I was born in Jamestown, North Dakota, where my dad grew up. We moved to a suburb of Minneapolis in 1962 when I was 5. My dad was a blue-collar tradesman who could do anything from build large commercial buildings to fine furniture to rebuild engines. So I grew up around that stuff. We bought a fishing resort in the fall of 1972 and moved to Northern Minnesota. Hard work and long days in season but we met so many people from the 5-state area who stayed at the resort and became long-term friends. I graduated from Bemidji High School in 1976 and went to college only to play football. No plan for what I wanted to do. A fellow defensive back told me to go into Industrial Education because "you get to work on all the machines" - so that is what I did. The student teaching experience left me second guessing a teaching career. Got married in 1979 after playing in the homecoming game. My wife was headed into teaching. An uncle, who was a lawyer, was back to my parent's resort and after discussing my lack of desire to teach he told me to go to law school and he would give me a job. So, by mere happenstance I went to law school, graduating from the University of North Dakota School of Law in 1985. My wife Diane and I raised our 4 children in the Bemidji area. Diane retired from teaching about 6 years ago and spends much time with our 6 grandchildren. We have just completed a new home on a lovely chain of lakes and love lake living. In October 2000 I attended Gerry Spence's Trial Lawyers College (famed Wyoming trial attorney), am past president of the Minnesota Association of Justice and frequent presenter on and have written extensively on all aspects of trial skills. For about 10 years I have studied significantly in the field of neuro-linguistics and neuro-semantics and breaking down every aspect of trial practice from presence to story structure to semantic use of space in the courtroom. My practice is limited to personal injury with much emphasis on product liability. I am licensed in Minnesota, North Dakota, Alaska, Red Lake Nation and Leech Lake tribal courts.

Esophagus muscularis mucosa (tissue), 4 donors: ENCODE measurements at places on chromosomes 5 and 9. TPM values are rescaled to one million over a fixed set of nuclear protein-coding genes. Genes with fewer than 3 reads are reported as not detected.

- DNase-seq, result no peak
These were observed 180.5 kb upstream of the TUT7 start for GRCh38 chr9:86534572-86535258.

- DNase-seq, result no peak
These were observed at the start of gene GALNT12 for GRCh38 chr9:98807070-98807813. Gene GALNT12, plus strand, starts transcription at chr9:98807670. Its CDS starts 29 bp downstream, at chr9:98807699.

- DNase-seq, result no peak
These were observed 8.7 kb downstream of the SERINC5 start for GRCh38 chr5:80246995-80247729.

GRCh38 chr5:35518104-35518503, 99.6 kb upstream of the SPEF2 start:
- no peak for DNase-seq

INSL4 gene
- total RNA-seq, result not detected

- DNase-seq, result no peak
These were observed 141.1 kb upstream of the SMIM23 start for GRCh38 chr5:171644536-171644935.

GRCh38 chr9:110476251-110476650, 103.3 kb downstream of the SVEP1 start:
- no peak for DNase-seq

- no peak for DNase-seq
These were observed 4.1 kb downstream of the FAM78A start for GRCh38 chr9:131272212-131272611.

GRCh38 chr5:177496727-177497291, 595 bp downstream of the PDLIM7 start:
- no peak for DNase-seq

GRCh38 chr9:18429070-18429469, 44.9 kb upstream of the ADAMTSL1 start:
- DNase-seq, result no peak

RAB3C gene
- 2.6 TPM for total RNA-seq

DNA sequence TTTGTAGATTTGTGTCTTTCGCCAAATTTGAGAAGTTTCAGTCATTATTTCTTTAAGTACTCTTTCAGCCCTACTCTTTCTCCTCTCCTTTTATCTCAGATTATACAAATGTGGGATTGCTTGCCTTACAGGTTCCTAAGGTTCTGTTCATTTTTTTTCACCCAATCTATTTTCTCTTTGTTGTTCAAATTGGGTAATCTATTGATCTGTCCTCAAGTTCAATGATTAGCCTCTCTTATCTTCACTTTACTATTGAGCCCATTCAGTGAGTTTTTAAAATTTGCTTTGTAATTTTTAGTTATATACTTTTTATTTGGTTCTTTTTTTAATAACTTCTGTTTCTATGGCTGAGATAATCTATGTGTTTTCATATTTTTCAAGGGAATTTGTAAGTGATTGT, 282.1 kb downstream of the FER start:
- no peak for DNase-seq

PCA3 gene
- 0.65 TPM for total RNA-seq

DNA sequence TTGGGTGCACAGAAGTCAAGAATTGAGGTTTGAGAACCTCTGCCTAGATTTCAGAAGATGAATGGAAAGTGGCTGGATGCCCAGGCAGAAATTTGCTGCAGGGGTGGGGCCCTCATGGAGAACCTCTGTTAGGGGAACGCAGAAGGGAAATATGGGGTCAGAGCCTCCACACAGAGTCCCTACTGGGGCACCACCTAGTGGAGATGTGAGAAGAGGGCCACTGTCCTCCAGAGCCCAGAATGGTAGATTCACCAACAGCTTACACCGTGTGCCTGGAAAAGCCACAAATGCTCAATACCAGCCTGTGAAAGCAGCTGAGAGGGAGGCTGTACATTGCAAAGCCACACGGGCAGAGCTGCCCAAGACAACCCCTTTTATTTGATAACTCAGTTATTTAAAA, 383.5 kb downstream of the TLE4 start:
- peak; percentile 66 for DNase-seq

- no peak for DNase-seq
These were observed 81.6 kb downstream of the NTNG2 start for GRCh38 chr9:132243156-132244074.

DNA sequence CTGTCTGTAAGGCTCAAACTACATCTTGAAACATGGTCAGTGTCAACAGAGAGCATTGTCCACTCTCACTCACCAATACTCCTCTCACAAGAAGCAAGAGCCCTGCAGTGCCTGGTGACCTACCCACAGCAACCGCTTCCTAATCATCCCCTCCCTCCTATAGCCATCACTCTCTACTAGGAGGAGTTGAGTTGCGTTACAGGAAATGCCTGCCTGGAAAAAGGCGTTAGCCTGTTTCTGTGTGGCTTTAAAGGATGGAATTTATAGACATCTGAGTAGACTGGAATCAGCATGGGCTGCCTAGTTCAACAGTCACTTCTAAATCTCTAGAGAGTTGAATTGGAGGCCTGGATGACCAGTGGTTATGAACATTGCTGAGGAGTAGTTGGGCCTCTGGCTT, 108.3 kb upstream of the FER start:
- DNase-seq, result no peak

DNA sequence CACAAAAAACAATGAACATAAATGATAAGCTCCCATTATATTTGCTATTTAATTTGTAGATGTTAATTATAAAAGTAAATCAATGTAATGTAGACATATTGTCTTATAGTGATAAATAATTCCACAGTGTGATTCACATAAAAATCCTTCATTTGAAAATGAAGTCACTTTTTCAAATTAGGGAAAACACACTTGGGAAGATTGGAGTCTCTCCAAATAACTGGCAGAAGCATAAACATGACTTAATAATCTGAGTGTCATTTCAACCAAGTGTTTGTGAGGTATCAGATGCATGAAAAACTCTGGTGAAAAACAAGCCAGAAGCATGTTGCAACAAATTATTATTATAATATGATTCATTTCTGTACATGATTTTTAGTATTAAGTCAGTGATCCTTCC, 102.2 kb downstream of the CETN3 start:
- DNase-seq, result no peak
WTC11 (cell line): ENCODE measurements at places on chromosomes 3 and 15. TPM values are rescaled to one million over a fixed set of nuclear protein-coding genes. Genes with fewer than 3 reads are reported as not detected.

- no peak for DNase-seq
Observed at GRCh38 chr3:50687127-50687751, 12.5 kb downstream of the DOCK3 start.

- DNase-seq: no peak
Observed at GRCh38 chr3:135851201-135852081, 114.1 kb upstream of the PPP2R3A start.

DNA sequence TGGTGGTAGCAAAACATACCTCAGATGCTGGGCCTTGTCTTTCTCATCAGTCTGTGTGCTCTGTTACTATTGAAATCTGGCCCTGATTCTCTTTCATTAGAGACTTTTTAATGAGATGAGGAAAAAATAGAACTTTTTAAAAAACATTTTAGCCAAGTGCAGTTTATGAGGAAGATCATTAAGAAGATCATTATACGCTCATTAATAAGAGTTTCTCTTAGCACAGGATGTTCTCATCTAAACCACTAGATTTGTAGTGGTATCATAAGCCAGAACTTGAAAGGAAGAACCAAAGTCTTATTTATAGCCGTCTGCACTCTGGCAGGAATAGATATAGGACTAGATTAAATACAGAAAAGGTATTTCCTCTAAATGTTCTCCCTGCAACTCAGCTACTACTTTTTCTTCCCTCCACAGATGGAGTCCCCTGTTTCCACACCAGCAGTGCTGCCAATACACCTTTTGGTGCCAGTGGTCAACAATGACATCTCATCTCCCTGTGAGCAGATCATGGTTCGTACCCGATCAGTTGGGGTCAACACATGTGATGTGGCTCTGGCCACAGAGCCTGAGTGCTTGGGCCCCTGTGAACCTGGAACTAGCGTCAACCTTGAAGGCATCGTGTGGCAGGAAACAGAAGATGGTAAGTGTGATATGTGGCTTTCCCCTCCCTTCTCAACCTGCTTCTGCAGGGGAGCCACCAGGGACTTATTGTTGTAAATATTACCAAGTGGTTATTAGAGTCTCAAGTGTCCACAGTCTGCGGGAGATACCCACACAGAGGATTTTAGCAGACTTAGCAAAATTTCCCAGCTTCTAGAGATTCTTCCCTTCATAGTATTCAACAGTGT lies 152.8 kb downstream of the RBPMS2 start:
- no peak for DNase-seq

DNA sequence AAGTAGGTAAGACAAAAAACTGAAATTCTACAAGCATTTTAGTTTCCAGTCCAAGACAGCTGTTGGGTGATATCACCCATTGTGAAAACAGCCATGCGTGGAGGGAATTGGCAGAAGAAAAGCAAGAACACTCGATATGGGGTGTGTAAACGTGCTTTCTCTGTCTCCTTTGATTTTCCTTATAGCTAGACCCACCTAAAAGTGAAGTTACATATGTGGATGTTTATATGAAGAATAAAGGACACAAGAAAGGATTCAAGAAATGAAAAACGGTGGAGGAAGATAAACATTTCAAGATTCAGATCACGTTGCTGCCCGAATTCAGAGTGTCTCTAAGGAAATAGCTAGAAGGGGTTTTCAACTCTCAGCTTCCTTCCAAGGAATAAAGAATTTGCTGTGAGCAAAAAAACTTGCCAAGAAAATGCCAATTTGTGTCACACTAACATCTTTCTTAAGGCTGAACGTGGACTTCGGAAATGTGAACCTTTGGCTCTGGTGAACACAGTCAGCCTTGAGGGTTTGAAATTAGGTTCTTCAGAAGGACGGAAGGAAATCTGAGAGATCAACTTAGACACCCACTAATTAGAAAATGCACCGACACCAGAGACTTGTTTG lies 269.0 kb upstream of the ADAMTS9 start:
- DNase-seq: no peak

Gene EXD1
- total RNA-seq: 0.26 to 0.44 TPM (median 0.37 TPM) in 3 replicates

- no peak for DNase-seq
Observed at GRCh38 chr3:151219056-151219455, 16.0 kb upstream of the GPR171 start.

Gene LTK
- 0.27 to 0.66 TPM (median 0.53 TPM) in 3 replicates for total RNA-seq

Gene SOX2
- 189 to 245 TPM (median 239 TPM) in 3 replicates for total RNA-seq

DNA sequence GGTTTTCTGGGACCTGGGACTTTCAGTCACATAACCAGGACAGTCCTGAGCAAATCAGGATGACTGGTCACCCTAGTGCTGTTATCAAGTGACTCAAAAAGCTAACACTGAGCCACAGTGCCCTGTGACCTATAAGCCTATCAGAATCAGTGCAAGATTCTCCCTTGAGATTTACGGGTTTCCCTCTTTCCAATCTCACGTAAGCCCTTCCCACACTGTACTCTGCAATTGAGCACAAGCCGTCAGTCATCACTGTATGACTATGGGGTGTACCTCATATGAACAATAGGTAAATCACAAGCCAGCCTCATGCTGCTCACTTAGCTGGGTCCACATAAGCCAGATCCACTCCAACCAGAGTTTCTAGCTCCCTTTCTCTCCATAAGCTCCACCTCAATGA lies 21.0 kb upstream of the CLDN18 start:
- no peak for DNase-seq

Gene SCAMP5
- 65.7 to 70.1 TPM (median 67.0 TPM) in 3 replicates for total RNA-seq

The relationship you form with your lawyer is the difference that makes a difference. The insurance adjusters sense the difference, and the jurors see the difference. When we know your story we can tell your story in a way that the felt sense is that of a lived experience. That is what it motivates the adjuster or jurors to act make it right. That is true justice.
North Dakota, 1985
U.S. District Court District of Minnesota, 1985
U.S. District Court District of North Dakota, 1986
Red Lake Nation Tribal Court
Court of the White Earth Band of Chippewa
University of North Dakota School of Law, Grand Forks, North Dakota
Anatomy of a Personal Injury Trial - "Direct Examination of Lay Witnesses" Minnesota Trial Lawyers Assoc. February 2005
Dram Shop & Liquor Liability – Course Chair – Lectures: “Claims for Furnishing Alcohol to Minors” & “Undermining the Defense Toxicologist and Bartender/Staff on Cross Examination – Minnesota Trial Lawyers Assoc. April 2005
Getting Your Evidence and Expert Testimony Admitted Into Court in North Dakota, June 2005
Minnesota Motor Vehicle Crash Seminar – MLTA - Multiple
Cann, Haskell, D'Albani, Schueppert, Hazelton & Rodgers, 1993 to 1999
Durnaske & Hazelton Law Offices, Partner, 1987 to 1993